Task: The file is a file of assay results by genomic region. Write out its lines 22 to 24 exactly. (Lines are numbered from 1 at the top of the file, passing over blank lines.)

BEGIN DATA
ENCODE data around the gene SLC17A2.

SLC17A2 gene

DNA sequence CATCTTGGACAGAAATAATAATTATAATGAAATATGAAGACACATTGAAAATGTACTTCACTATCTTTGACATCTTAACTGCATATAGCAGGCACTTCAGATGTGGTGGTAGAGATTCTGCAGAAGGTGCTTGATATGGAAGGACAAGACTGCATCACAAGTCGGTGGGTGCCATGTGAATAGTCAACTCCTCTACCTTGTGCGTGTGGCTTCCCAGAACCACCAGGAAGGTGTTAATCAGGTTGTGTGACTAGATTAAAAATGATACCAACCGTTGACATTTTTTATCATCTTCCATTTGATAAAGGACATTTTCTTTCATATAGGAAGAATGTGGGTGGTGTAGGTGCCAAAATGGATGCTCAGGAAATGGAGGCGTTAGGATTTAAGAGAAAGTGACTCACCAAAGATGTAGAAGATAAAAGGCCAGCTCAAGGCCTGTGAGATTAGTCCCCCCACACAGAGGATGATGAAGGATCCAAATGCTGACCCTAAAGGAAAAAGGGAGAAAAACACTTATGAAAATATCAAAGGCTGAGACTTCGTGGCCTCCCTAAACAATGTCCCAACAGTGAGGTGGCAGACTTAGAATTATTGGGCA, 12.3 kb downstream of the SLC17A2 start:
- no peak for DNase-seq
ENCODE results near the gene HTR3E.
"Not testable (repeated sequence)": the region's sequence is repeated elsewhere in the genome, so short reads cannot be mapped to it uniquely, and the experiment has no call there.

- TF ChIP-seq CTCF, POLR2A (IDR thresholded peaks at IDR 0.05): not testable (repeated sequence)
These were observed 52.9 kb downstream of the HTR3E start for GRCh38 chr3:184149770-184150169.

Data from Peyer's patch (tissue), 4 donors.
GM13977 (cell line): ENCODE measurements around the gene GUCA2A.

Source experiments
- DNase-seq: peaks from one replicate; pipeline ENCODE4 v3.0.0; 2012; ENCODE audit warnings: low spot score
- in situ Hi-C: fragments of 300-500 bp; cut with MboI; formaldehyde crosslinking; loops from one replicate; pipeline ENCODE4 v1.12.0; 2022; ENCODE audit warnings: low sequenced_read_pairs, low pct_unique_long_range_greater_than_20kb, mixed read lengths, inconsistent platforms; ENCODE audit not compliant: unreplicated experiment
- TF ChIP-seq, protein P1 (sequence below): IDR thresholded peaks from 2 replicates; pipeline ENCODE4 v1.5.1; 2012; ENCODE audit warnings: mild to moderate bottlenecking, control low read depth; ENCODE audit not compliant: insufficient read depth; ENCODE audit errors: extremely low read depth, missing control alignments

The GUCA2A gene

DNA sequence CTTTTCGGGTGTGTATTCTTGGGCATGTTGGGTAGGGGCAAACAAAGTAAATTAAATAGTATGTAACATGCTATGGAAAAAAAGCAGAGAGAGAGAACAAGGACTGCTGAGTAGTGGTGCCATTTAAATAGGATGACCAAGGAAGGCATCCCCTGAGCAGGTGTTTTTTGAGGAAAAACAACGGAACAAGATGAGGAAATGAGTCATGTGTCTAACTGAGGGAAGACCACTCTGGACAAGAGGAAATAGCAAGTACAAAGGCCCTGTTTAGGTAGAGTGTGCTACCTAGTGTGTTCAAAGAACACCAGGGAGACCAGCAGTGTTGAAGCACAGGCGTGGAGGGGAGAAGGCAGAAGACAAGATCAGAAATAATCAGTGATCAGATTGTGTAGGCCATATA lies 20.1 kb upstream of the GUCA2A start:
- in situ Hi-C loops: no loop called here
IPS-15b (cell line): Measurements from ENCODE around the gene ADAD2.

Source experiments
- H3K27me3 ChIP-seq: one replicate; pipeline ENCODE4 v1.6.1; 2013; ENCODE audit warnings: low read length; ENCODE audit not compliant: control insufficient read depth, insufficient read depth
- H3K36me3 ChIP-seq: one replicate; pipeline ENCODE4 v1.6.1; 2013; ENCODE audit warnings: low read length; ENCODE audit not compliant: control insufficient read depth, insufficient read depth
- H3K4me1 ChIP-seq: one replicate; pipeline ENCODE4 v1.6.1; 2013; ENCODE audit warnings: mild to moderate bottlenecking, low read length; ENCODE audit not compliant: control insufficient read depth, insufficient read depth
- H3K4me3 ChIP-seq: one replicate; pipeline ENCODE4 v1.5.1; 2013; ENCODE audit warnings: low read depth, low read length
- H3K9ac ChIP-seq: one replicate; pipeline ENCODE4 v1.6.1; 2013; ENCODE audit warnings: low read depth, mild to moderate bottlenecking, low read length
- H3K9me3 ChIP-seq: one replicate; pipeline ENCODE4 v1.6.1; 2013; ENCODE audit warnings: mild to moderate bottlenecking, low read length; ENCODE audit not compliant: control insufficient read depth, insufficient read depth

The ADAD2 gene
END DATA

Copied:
- H3K4me1 ChIP-seq: one replicate; pipeline ENCODE4 v1.6.1; 2013; ENCODE audit warnings: mild to moderate bottlenecking, low read length; ENCODE audit not compliant: control insufficient read depth, insufficient read depth
- H3K4me3 ChIP-seq: one replicate; pipeline ENCODE4 v1.5.1; 2013; ENCODE audit warnings: low read depth, low read length
- H3K9ac ChIP-seq: one replicate; pipeline ENCODE4 v1.6.1; 2013; ENCODE audit warnings: low read depth, mild to moderate bottlenecking, low read length